The marsquake occurred near a large underground volcano called Elysium Mons. If the quake was driven by volcanic activity, then there could be enough heat to melt ice and provide liquid water and conditions that could support life, according to the study.
The Journal of Geophysical Research-Planets published the research Tuesday.
The fact that Mars is geologically active means that it may offer geothermal power, subsurface liquid water, and extant life, Robert Zubrin, a rocket scientist not involved with the study told MSNBC.
Zubrin also presides over the Mars Society, a nonprofit organization with a mission to explore and settle the red planet.
Researchers examined over 1,000 dislodged boulders, some as large as 65 feet (20 meters) wide, and charted them along a fault on the Martian crust using high-resolution images from NASA's Mars Reconnaissance Orbiter, which has been orbiting the planet since 2006.
Avalanches could be responsible for the mass movement of these rocks, though researchers said it was unlikely.
A distinct pattern in the Martian boulders led researchers to conclude seismic activity caused the rock formation. The size and number of the boulders decreased over a span of 62 miles (100 kilometers) radiating from a central point on one of the faults on Mars.
This formation is consistent with what geologists see during earthquakes, the authors said.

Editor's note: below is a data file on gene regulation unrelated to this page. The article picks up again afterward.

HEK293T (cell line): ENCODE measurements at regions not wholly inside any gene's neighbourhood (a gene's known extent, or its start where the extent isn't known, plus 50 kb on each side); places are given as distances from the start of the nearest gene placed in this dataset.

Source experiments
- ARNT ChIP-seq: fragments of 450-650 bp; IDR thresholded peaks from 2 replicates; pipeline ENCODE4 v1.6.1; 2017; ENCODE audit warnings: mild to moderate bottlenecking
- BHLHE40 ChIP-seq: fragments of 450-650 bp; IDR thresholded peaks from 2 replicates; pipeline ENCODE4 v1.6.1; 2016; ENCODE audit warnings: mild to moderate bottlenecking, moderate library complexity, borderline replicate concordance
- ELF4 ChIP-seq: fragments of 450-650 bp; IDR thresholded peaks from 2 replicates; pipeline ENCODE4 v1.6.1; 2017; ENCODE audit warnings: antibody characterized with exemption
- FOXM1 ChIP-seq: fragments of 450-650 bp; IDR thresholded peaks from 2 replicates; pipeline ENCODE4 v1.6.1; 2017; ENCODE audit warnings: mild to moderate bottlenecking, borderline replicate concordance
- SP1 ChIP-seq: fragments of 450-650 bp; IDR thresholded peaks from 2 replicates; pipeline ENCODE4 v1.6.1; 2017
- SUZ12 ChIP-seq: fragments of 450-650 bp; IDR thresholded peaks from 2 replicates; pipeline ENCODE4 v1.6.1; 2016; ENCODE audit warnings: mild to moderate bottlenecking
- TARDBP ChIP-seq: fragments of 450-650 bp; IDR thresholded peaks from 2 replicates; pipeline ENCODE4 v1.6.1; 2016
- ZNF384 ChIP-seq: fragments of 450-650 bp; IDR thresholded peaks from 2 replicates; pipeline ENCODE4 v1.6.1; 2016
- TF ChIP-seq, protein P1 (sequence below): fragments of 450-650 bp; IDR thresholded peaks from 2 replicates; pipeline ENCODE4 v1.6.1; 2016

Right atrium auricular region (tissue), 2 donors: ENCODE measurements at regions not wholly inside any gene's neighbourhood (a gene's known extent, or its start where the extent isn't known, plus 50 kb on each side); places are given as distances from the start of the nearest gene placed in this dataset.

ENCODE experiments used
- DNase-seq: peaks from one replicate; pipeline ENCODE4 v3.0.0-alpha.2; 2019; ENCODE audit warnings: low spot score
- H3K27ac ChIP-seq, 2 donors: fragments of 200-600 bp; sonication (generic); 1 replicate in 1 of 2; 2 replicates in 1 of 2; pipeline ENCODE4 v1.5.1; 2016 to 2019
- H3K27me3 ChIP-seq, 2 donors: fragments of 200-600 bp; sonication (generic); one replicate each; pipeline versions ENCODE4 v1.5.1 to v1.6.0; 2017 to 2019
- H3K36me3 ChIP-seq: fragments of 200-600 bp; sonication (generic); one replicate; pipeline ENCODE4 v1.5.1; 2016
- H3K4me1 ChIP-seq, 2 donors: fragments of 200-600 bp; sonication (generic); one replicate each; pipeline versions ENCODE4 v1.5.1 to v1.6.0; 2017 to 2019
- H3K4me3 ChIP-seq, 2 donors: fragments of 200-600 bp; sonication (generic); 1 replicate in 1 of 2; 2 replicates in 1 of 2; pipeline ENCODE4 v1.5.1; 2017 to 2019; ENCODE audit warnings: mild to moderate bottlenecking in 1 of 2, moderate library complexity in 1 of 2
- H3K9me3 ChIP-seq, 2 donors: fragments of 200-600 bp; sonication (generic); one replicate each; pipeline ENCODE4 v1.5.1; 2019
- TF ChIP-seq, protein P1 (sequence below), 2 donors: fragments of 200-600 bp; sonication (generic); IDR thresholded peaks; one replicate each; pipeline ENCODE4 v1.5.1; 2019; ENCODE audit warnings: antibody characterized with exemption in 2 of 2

The researchers concluded that the quake occurred sometime in the past few million years, fairly recent in geological time, since winds had not yet erased the boulders' trails.
The quake was estimated to be the equivalent of a magnitude 7 based on the ruptured crust's size, but would have felt a lot more violent.
On Mars the same energy would be released, but the weaker gravity would mean the effect of shaking would be more severe, Gerald Roberts, a geologist at the University of London told MSNBC. Things would be thrown in the air more easily.
Seismic activity has been observed on the moon as well. Astronauts placed seismometers on the moon between 1969 and 1972 in order to detect quakes. The instruments registered several moonquakes at a variety of different depths, some lasting for as long as 10 minutes. Earthquakes typically last less than 2 minutes.
Though the status of NASA's Mars program is currently in question due to budget constraints, they are considering a program that would put a lander on Mars to study its interior and further investigate this marsquake as soon as 2016.